County court bailiff
County court bailiffs are employees of Her Majesty's Courts & Tribunals Service and are responsible for enforcing orders of county courts by recovering money owed under county court judgments. They can seize and sell goods to recover the amount of the debt. They can also serve court documents and effect and supervise the possession of property and the return of goods under hire purchase agreements.
A county court bailiff can enter a premises to seize goods and sell these at public auction, they can enter a property through an open door or window (front and back) and can climb over fences and gates, but cannot break them down. If the bailiff has entry previously (made a levy) or has been forcefully removed they can then use reasonable force to gain re-entry to inspect the goods or remove them.
Section 85(4) of the County Courts Act 1984 states: It shall be the duty of every constable within his jurisdiction to assist in the execution of every such warrant. This is rarely used and if the police are called they will generally be there to prevent a breach of the peace.
Penalty for assaulting county court bailiffs
Section 14 of the County Court Act 1984 gives the following penalty: If any person assaults an officer of a court while in the execution of his duty, he shall be liable—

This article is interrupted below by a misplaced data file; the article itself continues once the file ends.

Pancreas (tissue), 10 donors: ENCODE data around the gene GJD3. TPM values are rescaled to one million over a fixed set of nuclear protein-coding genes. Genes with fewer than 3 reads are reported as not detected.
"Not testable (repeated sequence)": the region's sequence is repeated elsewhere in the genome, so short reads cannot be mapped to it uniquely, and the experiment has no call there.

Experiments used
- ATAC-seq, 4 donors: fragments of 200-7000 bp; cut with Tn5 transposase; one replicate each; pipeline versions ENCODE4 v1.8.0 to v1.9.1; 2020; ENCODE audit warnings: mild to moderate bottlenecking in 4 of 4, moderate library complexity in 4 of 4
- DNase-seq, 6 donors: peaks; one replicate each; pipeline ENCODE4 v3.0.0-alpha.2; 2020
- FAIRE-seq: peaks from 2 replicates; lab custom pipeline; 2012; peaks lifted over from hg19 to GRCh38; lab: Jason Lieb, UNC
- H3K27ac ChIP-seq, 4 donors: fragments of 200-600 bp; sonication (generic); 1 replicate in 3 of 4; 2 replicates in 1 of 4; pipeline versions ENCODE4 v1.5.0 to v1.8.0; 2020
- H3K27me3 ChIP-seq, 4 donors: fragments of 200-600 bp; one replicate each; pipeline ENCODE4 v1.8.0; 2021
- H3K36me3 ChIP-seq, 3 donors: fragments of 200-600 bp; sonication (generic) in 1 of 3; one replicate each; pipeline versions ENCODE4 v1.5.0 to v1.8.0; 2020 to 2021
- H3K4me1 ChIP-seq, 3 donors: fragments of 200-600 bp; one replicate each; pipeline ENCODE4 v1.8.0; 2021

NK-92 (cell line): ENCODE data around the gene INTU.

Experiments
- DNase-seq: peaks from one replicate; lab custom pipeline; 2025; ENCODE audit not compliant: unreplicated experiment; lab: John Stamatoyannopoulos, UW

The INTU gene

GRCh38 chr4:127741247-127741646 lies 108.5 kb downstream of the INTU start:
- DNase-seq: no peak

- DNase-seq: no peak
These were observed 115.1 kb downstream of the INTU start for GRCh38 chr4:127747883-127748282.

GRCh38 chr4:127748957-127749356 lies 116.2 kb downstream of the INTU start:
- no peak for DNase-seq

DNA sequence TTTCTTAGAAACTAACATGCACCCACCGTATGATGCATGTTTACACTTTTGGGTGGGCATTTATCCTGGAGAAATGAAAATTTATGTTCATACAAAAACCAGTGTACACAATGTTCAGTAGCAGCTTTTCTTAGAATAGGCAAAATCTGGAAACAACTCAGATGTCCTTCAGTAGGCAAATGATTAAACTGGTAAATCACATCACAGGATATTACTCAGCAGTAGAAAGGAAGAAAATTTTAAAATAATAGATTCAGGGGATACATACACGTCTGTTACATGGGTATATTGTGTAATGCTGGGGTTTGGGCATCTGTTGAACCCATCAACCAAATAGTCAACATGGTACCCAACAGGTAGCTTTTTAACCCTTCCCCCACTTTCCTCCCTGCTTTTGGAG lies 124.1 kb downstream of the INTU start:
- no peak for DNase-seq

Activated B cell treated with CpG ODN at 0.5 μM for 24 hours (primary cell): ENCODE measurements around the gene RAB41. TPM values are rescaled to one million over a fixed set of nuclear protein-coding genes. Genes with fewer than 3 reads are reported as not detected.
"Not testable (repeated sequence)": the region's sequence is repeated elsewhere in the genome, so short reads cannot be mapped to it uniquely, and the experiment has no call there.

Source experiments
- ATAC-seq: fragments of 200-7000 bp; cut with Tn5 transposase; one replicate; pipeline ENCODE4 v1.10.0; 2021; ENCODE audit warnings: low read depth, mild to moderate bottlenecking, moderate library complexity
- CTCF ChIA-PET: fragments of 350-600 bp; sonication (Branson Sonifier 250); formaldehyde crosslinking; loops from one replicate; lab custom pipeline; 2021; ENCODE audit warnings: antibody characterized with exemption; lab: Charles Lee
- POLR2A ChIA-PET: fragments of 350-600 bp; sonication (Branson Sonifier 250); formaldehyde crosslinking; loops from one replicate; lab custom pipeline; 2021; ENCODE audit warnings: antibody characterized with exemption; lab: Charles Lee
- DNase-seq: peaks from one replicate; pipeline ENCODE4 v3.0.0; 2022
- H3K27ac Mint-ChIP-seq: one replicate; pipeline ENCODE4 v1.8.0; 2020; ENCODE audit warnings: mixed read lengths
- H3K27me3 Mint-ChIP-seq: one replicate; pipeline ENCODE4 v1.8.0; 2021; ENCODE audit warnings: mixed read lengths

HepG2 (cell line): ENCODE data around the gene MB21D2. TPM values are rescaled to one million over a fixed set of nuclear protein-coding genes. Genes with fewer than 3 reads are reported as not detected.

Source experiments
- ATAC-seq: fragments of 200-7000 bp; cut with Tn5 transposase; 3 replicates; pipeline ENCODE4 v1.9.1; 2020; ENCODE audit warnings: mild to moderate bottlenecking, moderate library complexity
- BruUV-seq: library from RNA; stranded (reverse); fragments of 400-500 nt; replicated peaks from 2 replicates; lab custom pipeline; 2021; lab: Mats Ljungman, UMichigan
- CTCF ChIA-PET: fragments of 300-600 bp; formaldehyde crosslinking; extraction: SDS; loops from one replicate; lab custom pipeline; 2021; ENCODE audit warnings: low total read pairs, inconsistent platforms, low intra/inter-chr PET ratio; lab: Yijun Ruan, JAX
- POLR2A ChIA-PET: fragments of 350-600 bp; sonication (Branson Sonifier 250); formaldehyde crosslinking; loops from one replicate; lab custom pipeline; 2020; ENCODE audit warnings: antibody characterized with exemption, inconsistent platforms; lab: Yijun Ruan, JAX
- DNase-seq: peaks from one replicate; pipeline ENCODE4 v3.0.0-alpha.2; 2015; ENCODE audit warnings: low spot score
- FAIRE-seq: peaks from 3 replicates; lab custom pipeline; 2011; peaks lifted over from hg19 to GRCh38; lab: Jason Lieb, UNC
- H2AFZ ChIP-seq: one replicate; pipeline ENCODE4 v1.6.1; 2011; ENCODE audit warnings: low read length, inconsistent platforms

- (a) on summary conviction, to imprisonment for a term not exceeding 3 months or to a fine of an amount not exceeding level 5 on the standard scale, or both; or
- (b) on an order made by the judge in that behalf, to be committed for a specified period not exceeding 3 months to prison or to such a fine as aforesaid, or to be so committed and to such a fine, and a Bailiff of the court may take the offender into custody, with or without warrant, and bring him before the judge.
A debtors vehicle can be immobilised or removed and goods can be taken up to the value of outstanding judgment plus additional bailiff/removal/auction house fees. Vehicles may be immobilised/removed on both private or public land.
County court bailiffs execute arrest warrants to secure attendance to court or committal proceedings (contempt of court etc.).
- "About HM Courts & Tribunals Service". Hmcourts-service.gov.uk. 2011-04-01. Retrieved 2013-07-30.
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